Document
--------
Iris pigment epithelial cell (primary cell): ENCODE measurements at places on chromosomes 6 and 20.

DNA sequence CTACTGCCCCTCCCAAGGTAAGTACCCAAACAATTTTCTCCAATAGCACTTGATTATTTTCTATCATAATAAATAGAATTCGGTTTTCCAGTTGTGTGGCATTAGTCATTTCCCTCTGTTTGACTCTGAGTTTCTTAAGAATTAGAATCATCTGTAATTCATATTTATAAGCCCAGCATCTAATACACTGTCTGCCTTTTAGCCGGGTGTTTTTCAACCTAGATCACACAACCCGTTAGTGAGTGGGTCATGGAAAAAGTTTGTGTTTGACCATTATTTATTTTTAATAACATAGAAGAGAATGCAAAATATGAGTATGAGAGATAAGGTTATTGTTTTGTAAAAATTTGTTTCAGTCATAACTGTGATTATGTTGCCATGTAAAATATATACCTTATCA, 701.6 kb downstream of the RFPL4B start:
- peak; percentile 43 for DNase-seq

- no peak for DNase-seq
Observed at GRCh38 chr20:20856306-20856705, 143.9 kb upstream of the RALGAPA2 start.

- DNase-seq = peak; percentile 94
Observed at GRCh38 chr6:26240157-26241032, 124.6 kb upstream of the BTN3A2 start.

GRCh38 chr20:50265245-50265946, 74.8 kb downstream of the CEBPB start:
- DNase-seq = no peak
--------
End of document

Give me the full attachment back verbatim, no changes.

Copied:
Iris pigment epithelial cell (primary cell): ENCODE measurements at places on chromosomes 6 and 20.

DNA sequence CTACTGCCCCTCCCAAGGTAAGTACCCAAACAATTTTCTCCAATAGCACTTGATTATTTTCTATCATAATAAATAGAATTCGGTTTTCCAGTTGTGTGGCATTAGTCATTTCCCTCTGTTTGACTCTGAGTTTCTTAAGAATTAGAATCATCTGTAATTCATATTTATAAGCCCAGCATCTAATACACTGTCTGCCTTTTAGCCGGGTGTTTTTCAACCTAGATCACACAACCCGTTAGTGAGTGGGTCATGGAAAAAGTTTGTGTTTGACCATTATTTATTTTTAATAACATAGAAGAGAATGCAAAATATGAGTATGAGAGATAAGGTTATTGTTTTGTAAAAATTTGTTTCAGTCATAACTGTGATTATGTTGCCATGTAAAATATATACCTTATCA, 701.6 kb downstream of the RFPL4B start:
- peak; percentile 43 for DNase-seq

- no peak for DNase-seq
Observed at GRCh38 chr20:20856306-20856705, 143.9 kb upstream of the RALGAPA2 start.

- DNase-seq = peak; percentile 94
Observed at GRCh38 chr6:26240157-26241032, 124.6 kb upstream of the BTN3A2 start.

GRCh38 chr20:50265245-50265946, 74.8 kb downstream of the CEBPB start:
- DNase-seq = no peak